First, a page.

|Publication number||US5268982 A|
|Application number||US 07/906,080|
|Publication date||Dec 7, 1993|
|Filing date||Jun 29, 1992|
|Priority date||Jun 29, 1992|
|Publication number||07906080, 906080, US 5268982 A, US 5268982A, US-A-5268982, US5268982 A, US5268982A|
|Inventors||Ronald R. Schaffer, Gary N. Warner|
|Original Assignee||The Whitaker Corporation|
|Export Citation||BiBTeX, EndNote, RefMan|
|Patent Citations (6), Referenced by (50), Classifications (11), Legal Events (6)|
|External Links: USPTO, USPTO Assignment, Espacenet|
The present invention relates to fiber optics and, in particular, to a friction detent plug assembly for terminating a fiber optic cable.
Fiber optic technology employs a thin, flexible glass or plastic waveguide through which light can be transmitted for carrying information. The most common use of fiber optics is as a transmission link connecting two electronic circuits. In this capacity, it finds great utility in communications.
Accurate optical data communication requires precise alignment of the optical fiber(s). For this purpose, an interconnection system is provided to maintain alignment of the optical fiber(s) between a transmitter and a receiver. Such interconnection systems include precision connectors and associated hardware.
Originally, fiber optic systems utilized simplex interconnection systems with simplex connector plugs terminating a single fiber optic cable. In simplex systems, either the transmission or reception of information can take place at one time. Consequently, simplex systems are limited in the amount of information that they can transmit and receive during any given period of time.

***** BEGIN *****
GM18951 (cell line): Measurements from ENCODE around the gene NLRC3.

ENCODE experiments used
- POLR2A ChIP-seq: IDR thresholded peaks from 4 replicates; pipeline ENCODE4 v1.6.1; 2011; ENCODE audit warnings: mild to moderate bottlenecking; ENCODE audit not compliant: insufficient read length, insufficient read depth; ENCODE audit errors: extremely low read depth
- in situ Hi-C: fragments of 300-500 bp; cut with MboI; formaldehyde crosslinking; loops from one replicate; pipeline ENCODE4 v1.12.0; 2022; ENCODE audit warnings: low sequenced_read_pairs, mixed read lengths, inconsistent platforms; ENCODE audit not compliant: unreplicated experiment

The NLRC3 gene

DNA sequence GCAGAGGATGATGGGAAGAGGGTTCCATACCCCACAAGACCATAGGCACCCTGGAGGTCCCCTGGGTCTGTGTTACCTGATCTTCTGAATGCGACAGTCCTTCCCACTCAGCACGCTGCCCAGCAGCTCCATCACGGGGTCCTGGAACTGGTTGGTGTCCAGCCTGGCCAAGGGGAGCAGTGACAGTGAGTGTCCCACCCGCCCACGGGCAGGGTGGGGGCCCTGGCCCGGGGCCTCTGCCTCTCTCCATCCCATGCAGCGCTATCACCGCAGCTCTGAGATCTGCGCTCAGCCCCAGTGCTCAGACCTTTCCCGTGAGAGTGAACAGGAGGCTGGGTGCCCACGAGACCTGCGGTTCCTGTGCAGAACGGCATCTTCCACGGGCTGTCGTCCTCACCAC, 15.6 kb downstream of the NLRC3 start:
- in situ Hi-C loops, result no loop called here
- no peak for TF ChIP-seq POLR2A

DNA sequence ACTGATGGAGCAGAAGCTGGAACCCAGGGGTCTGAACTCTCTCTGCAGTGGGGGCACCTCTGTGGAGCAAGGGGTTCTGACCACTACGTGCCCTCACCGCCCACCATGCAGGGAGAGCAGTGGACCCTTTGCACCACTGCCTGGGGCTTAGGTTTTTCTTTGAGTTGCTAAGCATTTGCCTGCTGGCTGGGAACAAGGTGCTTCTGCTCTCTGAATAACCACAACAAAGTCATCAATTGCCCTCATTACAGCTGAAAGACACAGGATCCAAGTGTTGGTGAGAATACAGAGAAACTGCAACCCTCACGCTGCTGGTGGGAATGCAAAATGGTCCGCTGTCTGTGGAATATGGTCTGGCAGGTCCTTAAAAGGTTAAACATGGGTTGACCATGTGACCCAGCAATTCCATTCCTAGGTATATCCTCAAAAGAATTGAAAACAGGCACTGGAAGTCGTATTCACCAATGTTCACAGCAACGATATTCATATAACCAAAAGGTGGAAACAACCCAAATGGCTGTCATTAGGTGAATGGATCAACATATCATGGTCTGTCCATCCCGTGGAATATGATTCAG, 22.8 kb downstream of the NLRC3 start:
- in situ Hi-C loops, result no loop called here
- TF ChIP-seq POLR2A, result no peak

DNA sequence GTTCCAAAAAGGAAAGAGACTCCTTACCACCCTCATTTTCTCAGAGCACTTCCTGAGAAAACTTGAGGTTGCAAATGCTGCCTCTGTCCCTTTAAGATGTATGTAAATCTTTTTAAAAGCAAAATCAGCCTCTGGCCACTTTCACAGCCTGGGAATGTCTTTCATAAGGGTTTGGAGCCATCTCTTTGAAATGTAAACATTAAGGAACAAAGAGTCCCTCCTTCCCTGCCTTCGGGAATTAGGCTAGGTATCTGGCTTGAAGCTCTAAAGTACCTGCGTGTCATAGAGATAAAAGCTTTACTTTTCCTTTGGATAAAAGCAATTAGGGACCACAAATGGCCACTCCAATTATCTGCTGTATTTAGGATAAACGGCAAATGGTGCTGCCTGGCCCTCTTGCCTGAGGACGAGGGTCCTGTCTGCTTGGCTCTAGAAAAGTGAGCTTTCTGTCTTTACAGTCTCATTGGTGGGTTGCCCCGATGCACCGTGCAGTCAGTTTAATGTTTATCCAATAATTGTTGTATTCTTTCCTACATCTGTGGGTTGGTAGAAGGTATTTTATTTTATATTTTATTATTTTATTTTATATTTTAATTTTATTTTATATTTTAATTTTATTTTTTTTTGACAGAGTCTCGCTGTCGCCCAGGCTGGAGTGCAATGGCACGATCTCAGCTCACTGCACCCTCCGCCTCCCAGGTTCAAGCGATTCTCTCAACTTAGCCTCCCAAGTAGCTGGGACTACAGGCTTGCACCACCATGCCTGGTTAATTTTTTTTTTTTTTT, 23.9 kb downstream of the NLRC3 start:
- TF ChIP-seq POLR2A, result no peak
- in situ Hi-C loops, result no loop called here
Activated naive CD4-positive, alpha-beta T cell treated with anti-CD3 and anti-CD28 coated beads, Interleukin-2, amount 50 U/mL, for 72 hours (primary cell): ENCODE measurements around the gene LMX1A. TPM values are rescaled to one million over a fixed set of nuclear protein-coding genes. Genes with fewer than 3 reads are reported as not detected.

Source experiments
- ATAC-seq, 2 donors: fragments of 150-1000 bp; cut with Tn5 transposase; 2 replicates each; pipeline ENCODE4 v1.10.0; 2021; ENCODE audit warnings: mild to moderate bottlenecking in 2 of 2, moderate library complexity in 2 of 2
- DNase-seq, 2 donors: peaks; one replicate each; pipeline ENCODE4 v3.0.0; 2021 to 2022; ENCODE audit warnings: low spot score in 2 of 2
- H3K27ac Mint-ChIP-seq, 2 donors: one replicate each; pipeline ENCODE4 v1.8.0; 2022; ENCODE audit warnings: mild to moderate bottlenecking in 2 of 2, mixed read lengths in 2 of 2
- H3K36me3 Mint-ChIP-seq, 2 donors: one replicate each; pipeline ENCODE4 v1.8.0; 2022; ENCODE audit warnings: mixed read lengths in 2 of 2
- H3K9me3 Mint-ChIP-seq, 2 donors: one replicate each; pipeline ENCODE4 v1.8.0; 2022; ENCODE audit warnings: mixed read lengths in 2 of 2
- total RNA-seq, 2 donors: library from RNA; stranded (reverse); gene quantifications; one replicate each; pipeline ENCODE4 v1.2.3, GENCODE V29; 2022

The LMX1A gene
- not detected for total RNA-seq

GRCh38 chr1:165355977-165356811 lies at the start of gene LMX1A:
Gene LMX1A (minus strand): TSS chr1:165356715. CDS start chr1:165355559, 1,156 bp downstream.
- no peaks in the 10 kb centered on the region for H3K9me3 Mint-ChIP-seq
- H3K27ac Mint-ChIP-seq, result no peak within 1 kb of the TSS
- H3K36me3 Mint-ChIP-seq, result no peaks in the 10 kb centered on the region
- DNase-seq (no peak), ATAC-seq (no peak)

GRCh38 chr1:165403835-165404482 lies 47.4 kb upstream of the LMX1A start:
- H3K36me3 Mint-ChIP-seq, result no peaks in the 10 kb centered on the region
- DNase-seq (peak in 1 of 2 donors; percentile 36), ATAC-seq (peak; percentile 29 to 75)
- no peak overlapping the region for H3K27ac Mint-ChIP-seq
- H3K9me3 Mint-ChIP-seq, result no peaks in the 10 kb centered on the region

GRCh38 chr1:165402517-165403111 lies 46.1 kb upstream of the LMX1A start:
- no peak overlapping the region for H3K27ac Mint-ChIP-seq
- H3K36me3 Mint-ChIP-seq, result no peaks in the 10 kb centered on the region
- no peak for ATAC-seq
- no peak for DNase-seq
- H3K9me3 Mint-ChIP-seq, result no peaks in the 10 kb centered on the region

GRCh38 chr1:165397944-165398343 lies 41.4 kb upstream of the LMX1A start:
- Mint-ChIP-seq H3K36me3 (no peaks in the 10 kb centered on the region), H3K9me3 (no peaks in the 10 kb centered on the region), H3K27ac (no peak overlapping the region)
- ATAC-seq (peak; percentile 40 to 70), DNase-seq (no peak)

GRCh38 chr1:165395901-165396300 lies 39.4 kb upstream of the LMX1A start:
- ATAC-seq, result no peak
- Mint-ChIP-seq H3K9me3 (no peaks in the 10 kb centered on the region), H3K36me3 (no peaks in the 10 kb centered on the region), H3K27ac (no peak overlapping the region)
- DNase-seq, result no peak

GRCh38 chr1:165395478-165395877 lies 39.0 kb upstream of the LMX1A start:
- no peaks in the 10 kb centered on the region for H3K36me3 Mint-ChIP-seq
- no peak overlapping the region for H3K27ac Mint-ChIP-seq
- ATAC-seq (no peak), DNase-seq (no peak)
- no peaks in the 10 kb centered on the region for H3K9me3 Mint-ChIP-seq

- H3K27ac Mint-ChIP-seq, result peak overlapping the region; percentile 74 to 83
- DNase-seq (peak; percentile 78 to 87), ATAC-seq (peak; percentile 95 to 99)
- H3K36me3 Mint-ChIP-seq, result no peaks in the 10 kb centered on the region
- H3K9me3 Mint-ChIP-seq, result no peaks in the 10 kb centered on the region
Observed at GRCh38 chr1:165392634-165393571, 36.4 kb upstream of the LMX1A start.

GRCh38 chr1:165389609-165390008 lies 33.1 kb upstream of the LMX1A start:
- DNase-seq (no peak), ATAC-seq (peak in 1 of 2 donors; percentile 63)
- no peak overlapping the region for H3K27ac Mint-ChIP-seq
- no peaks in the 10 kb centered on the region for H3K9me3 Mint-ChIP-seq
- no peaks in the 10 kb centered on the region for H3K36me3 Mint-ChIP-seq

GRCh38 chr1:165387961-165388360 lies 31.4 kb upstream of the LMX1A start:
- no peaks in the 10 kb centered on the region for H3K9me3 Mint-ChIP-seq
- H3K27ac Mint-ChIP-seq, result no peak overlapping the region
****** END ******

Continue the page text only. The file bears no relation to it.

To increase the amount of information that can be communicated over a fiber optic system, multi-channel systems were developed. Such multi-channel systems include, for example, duplex connector plugs and cables which are capable of simultaneous transmission and reception. Thus, using a duplex system enables information to be transmitted at a much higher rate.
Despite the advantages, multi-channel fiber optic systems are relatively new, and many simplex systems and parts are already in use. Hence, simplex parts are readily available and less expensive because there is an existing inventory. Moreover, it would be difficult if not cost-prohibitive to retrofit existing simplex systems with dedicated duplex or other multi-channel parts.
Consequently, a clear commercial need exists for an interconnection system which is compatible with both simplex and duplex parts and which permits the interconnection of simplex parts in a duplex configuration to provide duplex data transmission.